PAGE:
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Comment Re:Oh, really? (Score 1) 1255

Part of the reason that school uniforms became unpopular was that they tend to be quite expensive. And this doesn't remove the social stigma if it's related to wealth: it's quite easy to tell who has the new uniform that fits well, and who has the second-hand one that almost fits. I don't remember anyone being teased for that at my school though, although people did get teased for having new shoes that were still shiny and not having the decency to get some mud on them on the way in...

Comment Re:Better than a hidden partition (Score 2) 555

So how do you boot the laptop to demonstrate that it's a real laptop? I've been asked to do that at a US border before (leaving, at the time). They didn't care what was on the laptop, but they did care that it was actually a laptop and not a bomb made to look like a laptop. Getting to the 'enter password' screen was enough for them.

Comment Re:Now, for the other angle, is this treason? (Score 1) 367

Those documents were compromised - by the NSA. I understand if you disagree, but I'm willing to give everyone the benefit of the doubt here and assume that Snowden didn't share the list with anyone else and The Guardian wasn't going to publish it. That means that in practical terms the British agents aren't actually at risk, and wouldn't have been at risk, although I certainly understand why the British government believes they are, and they legitimately could have been (if the British police can obtain the list from David Miranda, so can anyone else). Still, I believe their intention was to publish a story that this information had been obtained by the NSA, not publish the information itself.

Comment Re:wow (Score 2) 367

Considering that the US has been, in recent years espousing the theory that cyber-attacks should be treated as real acts of war, suitable for real retaliation with real weapons, I would say it's pretty terrifying.

I wonder if it has occurred to anyone that the NSA's actions in other countries could be construed as acts of war....

Comment Re:wow (Score 1) 367

actually that was a DoD initiative in 2007. now there are host-based security system clients on every computer to keep USB mass storage disabled and attempts to use it logged. doesnt help when you boot into a livecd, though.

Apple no longer makes computers that have optical drives. How long do you think it will be before the rest of the industry follows suit?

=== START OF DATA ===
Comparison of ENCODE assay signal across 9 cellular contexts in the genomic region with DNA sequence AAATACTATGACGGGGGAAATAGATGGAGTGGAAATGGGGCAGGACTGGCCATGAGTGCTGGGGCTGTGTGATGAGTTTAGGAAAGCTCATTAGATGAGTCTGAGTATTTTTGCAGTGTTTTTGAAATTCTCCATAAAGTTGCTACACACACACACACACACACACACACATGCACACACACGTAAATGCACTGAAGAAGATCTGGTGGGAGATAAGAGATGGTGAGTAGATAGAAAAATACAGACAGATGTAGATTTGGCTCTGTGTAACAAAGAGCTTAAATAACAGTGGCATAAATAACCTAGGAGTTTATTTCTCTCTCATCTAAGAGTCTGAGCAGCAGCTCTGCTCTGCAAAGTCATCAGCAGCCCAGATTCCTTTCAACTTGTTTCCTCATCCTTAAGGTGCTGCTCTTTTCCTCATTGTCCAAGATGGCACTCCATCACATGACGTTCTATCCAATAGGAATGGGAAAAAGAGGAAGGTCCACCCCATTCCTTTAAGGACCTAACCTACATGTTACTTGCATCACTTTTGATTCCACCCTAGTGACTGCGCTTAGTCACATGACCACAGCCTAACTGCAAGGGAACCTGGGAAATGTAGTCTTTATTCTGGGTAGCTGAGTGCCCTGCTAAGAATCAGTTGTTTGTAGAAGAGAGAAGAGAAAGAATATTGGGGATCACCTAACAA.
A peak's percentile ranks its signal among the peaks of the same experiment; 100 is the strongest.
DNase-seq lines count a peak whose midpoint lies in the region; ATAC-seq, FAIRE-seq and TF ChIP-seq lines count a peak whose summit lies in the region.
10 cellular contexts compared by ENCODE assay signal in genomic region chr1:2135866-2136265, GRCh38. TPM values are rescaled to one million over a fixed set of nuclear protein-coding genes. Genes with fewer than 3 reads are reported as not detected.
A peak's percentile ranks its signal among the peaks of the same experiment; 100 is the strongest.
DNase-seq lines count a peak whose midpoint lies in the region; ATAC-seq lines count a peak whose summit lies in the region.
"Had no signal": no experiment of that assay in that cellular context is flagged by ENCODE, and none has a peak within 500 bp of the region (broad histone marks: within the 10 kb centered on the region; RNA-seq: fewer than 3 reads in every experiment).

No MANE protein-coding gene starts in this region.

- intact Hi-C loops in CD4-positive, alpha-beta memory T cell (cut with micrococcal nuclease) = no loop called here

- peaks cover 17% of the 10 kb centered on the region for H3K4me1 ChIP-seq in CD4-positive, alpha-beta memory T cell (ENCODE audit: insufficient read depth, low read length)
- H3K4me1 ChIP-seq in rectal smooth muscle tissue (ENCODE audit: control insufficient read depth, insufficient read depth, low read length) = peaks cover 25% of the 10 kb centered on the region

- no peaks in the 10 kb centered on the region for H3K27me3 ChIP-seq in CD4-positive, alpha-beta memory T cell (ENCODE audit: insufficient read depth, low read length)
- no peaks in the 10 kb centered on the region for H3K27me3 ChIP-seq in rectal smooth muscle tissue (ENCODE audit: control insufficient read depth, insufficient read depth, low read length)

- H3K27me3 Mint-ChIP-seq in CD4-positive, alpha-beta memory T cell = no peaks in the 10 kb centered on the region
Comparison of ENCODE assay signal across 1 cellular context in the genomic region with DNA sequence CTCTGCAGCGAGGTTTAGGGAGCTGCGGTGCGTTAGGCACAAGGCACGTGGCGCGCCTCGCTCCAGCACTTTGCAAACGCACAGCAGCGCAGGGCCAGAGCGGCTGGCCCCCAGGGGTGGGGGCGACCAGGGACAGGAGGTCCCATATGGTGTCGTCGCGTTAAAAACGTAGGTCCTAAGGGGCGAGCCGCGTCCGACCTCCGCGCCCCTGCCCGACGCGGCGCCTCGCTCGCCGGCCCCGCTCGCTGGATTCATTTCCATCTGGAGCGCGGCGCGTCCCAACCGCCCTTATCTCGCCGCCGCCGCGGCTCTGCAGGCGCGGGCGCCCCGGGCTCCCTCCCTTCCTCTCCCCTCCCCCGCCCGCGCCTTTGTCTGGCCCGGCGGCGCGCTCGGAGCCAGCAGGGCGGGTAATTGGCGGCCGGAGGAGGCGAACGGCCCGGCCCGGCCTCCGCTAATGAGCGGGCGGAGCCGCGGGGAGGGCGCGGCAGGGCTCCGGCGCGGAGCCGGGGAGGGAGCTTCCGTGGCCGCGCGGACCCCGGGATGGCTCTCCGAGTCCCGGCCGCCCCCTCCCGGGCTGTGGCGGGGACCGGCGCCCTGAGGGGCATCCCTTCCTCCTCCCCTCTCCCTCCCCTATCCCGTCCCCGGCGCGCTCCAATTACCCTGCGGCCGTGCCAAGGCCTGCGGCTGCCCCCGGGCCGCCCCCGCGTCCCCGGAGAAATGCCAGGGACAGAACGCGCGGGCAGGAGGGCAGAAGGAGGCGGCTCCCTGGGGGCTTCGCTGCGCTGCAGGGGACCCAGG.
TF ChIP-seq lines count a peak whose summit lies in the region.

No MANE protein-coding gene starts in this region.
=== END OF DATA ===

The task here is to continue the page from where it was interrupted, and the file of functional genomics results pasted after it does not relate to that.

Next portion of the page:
(Those who need them can of course still connect external optical drives.)

Comment Re:Profit (Score 4, Informative) 85

If you're not intending to make any profit from it, then you can set up a company that has no assets to distribute the app. This will cost you a small amount, but it means that the patent troll can take the company to court if they want, but it will cost them money and the company will just declare bankruptcy without attending court and they won't be able to recoup their legal fees.

Comment Re:I like the idea (Score 1) 292

It's harder to covertly insert a backdoor into an open source client because people can watch the changes. It's much easier to insert it before it's open sourced, because then people have to review the entire code drop at once. That said, adding a back door into OpenSSL would be comparatively easy because no one understands the convoluted twisty maze of code paths in it.

Comment Re:I like the idea (Score 5, Interesting) 292

Full homomorphic encryption is really hard. Homomorphic encryption allows you to encrypt your data, do some computation on the result, and then perform some operation on the output to get the same result as doing the operation on the unencrypted data. Current solutions are at least a factor of 1000 slower than doing it on unencrypted data, but that's only for general case. There are ways of encrypting data that preserve certain properties so you can, for example, perform simple database operations on it in the encrypted form and only interpret the results if you hold the keys. The down side of these approaches is that they increase the size (effectively doubling it for every primitive operation that you want to support), but with storage becoming cheap they may become interesting...

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